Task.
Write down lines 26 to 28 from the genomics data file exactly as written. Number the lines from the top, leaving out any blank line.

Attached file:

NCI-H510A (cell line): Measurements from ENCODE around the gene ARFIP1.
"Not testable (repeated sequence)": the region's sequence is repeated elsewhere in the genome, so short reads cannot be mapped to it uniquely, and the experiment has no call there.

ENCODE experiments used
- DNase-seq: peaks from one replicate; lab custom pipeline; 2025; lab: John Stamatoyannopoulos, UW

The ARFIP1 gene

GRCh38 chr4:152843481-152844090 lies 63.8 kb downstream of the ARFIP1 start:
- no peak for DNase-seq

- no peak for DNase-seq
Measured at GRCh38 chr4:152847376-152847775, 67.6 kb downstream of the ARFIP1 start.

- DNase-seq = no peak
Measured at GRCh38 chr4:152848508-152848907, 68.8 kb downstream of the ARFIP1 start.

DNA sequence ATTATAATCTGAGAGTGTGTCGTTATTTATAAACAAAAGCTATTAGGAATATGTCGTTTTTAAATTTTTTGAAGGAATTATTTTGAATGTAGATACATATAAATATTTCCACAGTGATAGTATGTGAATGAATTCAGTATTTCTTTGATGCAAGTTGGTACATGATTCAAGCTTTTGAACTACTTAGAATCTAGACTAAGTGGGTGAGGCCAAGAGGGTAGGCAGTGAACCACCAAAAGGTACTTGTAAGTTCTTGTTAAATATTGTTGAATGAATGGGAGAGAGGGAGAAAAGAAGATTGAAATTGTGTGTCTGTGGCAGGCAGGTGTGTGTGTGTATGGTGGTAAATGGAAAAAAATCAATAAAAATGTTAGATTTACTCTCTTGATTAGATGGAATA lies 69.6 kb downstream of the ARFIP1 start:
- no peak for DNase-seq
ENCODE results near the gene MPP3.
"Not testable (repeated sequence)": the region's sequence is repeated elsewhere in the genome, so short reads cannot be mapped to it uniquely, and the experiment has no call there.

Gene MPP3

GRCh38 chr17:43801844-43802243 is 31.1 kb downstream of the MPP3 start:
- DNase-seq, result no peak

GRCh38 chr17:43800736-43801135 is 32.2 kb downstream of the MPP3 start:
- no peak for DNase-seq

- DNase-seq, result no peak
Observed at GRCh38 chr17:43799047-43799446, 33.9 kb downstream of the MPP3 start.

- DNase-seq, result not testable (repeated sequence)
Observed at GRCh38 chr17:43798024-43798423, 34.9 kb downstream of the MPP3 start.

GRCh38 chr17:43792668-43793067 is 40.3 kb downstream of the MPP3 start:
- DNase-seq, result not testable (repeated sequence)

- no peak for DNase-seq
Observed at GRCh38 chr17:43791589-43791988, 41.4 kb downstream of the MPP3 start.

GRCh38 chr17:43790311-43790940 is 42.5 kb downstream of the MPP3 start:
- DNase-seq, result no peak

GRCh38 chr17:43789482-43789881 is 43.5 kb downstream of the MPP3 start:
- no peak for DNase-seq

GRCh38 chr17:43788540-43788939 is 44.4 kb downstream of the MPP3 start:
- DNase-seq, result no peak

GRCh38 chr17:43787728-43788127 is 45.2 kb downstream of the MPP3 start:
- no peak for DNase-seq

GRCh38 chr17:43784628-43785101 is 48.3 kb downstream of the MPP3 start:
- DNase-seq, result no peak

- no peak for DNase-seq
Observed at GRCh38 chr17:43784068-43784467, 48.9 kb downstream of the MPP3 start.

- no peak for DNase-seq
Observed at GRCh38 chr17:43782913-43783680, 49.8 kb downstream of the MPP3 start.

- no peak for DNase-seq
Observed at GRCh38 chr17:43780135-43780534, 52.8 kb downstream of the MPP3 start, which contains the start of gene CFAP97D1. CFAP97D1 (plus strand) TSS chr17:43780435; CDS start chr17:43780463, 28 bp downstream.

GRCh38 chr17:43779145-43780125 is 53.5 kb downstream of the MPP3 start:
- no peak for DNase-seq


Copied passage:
- DNase-seq, result not testable (repeated sequence)

- no peak for DNase-seq
Observed at GRCh38 chr17:43791589-43791988, 41.4 kb downstream of the MPP3 start.